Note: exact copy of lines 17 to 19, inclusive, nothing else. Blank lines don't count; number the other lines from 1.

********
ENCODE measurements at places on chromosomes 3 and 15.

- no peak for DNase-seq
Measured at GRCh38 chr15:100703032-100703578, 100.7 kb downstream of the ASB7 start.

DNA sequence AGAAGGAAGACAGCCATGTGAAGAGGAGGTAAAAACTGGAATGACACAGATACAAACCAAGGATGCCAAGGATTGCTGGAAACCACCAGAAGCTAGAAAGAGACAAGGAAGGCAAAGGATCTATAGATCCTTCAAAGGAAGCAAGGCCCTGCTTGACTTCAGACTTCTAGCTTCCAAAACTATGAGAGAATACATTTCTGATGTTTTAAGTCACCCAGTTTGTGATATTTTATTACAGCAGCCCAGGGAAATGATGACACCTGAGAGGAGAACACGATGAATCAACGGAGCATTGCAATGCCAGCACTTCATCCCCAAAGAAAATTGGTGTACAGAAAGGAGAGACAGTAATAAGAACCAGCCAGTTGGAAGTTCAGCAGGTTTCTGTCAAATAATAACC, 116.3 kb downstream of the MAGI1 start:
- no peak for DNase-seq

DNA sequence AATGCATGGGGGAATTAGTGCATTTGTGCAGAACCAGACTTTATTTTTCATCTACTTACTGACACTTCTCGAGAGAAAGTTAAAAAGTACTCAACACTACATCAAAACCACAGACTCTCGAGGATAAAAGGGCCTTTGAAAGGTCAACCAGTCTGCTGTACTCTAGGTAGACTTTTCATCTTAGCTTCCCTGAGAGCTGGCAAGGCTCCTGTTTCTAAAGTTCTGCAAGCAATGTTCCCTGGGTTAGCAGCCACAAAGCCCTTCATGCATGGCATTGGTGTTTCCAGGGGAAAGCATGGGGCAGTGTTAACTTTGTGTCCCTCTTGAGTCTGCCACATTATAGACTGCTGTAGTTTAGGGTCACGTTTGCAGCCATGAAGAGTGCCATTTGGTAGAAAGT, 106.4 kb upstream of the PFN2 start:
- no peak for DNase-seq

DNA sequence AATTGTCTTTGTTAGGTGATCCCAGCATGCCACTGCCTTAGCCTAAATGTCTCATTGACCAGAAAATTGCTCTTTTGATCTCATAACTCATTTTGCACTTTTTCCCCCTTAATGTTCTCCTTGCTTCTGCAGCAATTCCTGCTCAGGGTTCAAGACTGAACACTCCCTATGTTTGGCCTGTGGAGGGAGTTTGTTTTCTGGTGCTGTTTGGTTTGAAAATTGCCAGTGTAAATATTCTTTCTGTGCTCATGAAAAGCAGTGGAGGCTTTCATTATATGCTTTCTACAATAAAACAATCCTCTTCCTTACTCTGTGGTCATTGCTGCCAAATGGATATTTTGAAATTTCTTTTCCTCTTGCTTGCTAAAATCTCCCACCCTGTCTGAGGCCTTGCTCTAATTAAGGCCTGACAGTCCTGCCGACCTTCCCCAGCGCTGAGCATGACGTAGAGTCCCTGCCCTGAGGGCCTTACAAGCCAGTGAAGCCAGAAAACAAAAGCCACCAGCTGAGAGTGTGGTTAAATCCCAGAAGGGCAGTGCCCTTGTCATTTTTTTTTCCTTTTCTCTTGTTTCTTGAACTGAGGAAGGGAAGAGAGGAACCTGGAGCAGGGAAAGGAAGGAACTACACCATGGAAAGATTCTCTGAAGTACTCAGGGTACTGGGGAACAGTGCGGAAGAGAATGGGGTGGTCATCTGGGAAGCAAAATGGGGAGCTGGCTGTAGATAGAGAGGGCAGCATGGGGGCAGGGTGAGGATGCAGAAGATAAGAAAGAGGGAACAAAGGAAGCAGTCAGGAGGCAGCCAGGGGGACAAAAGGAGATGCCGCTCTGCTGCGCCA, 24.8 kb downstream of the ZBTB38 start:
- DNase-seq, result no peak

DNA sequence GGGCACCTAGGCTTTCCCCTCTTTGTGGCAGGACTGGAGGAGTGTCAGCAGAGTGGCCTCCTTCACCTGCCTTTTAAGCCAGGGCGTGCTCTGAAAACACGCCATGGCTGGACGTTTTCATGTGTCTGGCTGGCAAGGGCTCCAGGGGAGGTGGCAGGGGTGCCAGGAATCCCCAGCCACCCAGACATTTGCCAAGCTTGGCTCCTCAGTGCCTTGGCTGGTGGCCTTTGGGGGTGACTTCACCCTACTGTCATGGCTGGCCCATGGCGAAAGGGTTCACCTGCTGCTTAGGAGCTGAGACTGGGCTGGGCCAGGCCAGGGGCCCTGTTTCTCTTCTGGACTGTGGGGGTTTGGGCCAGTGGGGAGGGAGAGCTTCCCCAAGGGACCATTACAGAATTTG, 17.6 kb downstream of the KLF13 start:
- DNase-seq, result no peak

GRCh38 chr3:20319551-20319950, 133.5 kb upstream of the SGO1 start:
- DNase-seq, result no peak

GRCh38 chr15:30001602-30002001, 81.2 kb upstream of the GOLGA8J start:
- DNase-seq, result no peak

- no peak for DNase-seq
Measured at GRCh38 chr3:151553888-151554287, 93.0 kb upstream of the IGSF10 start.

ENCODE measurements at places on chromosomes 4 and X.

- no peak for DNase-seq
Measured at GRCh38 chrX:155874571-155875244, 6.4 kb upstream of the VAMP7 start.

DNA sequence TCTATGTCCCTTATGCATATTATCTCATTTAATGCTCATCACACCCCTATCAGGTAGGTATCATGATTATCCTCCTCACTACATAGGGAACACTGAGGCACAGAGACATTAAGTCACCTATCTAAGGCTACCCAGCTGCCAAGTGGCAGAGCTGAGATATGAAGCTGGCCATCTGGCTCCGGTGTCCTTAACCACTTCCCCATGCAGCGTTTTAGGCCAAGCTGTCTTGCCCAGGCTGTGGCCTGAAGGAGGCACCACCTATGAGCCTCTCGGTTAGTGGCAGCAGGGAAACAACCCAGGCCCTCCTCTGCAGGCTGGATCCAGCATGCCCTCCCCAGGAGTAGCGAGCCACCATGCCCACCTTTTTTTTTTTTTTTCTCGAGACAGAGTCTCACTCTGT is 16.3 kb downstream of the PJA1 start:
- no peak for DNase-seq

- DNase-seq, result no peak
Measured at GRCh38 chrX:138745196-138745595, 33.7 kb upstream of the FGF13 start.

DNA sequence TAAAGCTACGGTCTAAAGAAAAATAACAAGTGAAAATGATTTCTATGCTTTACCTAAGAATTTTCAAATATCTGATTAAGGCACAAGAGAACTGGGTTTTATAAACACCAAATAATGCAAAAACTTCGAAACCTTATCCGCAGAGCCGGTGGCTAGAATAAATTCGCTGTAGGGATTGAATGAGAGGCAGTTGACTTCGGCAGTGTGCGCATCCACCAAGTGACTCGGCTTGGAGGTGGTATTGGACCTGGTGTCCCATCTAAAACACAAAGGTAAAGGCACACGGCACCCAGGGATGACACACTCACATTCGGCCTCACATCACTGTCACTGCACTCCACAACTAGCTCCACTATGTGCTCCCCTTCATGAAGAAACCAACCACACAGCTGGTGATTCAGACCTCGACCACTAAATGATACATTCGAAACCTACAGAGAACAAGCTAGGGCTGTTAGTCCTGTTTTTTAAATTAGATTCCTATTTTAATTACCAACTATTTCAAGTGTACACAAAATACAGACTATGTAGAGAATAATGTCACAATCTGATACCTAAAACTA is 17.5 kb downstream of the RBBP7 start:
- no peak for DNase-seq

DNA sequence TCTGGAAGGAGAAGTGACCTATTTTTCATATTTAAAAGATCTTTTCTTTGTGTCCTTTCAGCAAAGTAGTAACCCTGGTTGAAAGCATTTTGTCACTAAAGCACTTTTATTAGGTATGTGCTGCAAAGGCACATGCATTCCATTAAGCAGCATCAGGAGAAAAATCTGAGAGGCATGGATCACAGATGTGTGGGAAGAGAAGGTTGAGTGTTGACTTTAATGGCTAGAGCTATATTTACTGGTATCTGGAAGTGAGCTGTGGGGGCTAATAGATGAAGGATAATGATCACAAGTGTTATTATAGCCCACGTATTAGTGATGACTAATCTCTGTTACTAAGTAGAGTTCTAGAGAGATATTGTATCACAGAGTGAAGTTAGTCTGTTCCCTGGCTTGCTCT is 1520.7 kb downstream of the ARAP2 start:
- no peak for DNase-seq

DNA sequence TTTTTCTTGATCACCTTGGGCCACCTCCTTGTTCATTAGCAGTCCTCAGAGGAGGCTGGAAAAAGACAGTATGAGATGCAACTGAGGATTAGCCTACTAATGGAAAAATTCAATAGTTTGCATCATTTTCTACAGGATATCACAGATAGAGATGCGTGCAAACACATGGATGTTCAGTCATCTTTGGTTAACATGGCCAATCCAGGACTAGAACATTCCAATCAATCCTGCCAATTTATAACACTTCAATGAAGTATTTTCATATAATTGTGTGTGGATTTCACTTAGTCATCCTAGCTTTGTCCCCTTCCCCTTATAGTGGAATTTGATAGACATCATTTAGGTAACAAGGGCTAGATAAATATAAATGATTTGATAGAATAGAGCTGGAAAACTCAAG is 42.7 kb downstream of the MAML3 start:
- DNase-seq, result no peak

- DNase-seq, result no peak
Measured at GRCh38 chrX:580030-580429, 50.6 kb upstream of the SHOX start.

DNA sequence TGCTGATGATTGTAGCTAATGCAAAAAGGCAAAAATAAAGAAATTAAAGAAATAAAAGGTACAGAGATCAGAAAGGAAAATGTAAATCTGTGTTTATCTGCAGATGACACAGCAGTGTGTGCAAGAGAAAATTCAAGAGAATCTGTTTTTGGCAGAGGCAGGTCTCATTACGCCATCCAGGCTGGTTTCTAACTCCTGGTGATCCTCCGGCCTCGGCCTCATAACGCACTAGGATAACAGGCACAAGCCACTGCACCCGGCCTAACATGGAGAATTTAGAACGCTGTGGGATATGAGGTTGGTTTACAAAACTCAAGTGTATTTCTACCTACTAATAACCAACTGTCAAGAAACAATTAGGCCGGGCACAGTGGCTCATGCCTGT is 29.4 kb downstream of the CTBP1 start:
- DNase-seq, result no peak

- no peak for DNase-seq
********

Measured at GRCh38 chr3:151553888-151554287, 93.0 kb upstream of the IGSF10 start.

ENCODE measurements at places on chromosomes 4 and X.

- no peak for DNase-seq